The different types of blue cheese include Roquefort, Stilton, gorgonzola, and more irresistible varieties!
If you like your cheese pungent and salty, chances are blue cheese has already found its way into your heart. It might be sitting in your fridge, crumbled for a dip, sauce, or dressing.
Whether on pizza or a charcuterie board, blue cheese has an undeniable charm.
But did you know there are plenty of blue cheese varieties outside of the ones you use every day? So if you thought you only had one option, good news! There are 15 different blue cheese varieties for your tastebuds to discover.
Let’s take a closer look, shall we?
What Is Blue Cheese?
Blue or bleu cheese is characterized by blue-green spots or veins through it.
To be clear, blue cheese doesn’t refer to just one type of cheese. It’s a blanket term for cheeses with Penicillium mold injected into them during production.
These Penicillium strains, Penicillium roqueforti and Penicillium glaucum, are perfectly safe to eat.
Blue cheese has a strong, salty, and sometimes sweet flavor. It’s often semi-soft, crumbly, or creamy. It’s great with fruits, nuts, salads, and dressings.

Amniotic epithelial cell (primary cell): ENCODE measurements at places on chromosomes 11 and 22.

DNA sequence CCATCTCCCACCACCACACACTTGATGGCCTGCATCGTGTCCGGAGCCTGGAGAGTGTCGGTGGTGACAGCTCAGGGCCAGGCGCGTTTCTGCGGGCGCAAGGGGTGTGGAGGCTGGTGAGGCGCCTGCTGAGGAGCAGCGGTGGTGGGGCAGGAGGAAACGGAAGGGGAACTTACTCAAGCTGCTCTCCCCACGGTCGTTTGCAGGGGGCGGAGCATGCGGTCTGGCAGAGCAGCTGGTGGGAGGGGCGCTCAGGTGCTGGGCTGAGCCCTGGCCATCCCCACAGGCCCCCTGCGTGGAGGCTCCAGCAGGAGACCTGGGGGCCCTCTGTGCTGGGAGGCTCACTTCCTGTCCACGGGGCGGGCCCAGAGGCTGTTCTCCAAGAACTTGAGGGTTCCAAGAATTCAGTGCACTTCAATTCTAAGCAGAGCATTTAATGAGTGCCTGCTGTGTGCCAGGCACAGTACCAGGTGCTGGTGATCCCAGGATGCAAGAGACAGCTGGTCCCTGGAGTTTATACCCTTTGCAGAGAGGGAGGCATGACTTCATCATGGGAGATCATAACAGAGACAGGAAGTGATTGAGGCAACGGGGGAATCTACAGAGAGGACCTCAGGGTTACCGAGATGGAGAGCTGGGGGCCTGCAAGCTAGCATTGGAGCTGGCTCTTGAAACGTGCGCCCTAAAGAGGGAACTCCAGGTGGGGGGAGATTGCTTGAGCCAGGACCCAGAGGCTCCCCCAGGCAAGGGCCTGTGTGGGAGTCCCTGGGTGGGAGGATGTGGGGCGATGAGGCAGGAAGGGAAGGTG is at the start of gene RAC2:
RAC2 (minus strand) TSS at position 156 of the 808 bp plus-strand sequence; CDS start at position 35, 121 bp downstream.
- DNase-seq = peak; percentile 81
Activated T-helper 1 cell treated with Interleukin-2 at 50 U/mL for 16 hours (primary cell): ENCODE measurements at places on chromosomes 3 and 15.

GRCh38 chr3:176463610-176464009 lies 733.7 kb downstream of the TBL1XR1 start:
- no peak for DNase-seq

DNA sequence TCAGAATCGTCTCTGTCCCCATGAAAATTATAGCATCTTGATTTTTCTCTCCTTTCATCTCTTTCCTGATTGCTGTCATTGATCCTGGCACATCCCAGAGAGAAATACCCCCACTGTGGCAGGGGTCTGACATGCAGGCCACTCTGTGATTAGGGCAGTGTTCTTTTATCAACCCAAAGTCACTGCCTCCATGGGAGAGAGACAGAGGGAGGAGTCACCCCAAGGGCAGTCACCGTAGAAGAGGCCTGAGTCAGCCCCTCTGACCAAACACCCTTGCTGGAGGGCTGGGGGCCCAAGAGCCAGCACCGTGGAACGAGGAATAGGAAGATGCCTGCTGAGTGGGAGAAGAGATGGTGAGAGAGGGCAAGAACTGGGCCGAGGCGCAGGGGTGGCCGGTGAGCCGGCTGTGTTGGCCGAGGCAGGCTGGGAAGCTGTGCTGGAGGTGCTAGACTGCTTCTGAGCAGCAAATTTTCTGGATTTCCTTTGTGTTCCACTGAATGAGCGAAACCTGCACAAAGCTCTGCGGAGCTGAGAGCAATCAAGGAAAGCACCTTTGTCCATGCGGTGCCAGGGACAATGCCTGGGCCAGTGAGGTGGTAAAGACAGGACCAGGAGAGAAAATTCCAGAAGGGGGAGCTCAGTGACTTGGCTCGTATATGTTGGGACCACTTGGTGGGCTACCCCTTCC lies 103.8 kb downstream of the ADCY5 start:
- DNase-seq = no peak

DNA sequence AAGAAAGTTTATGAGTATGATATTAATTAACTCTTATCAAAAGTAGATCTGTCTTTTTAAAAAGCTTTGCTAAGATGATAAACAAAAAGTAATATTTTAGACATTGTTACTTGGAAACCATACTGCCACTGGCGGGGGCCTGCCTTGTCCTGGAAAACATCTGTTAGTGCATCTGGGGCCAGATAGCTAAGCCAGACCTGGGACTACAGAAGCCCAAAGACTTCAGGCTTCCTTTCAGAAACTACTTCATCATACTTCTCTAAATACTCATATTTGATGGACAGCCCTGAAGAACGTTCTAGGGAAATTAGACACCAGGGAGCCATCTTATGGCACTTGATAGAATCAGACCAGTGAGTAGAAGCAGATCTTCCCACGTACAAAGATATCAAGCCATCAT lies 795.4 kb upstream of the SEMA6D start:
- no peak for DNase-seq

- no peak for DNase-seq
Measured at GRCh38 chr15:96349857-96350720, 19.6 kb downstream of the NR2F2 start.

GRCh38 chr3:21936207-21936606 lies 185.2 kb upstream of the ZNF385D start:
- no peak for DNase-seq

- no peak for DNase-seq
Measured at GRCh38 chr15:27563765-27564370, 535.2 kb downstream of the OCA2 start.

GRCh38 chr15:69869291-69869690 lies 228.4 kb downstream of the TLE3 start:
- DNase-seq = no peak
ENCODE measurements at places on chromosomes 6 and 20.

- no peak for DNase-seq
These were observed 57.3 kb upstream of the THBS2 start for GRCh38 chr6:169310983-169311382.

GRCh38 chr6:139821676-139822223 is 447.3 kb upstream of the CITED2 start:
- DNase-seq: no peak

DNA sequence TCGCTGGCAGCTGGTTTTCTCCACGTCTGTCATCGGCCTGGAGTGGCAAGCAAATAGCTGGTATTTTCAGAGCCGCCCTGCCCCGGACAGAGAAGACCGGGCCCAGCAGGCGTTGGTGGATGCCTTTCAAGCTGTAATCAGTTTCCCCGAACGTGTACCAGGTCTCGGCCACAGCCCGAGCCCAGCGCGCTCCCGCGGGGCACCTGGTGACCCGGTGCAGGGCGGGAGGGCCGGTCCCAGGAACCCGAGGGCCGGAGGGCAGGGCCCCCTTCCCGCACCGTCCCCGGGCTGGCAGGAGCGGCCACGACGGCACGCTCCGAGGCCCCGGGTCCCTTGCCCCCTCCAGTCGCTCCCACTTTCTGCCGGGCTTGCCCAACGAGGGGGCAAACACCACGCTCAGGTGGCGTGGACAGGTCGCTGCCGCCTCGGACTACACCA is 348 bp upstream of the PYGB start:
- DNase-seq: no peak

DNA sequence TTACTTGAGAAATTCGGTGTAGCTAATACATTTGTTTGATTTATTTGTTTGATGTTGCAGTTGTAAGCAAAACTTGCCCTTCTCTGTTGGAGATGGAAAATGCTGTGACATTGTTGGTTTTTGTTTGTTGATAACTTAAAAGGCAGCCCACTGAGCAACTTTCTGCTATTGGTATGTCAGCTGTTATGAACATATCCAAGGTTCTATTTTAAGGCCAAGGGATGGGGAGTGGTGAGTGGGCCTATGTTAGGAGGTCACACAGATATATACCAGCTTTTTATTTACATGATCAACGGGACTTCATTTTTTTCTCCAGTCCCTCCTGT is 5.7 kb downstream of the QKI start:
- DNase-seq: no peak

However, each type of blue cheese has unique characteristics that set it apart. The aroma can be mild or very strong. Textures can range from soft to hard. And they can taste mild or very salty and sharp.
They can also be made with cow, sheep, goat, or buffalo milk. The mold is added at different stages of production.
There are many popular types of blue cheese. French Roquefort, British Stilton, Italian Gorgonzola, and Danish Blue are just a few of them.
Types of Blue Cheese
There are many kinds of blue cheese, but five standout varieties have stood the test of time. These traditional classics are produced under strict regulations.
They’ve earned PDO (protected designation of originor) and PGI (protected geographical indication) statuses from the European Union.
These indications reflect their authenticity and regional significance.
French Roquefort, or “King of Cheeses,” as some call it, is often considered the original blue cheese.
According to legend, a young shepherd from Roquefort-sur-Soulzon left his bread and cheese in a cave while chasing a girl. When he returned, he found his lunch transformed by mold but decided to taste it anyway. The rest is history.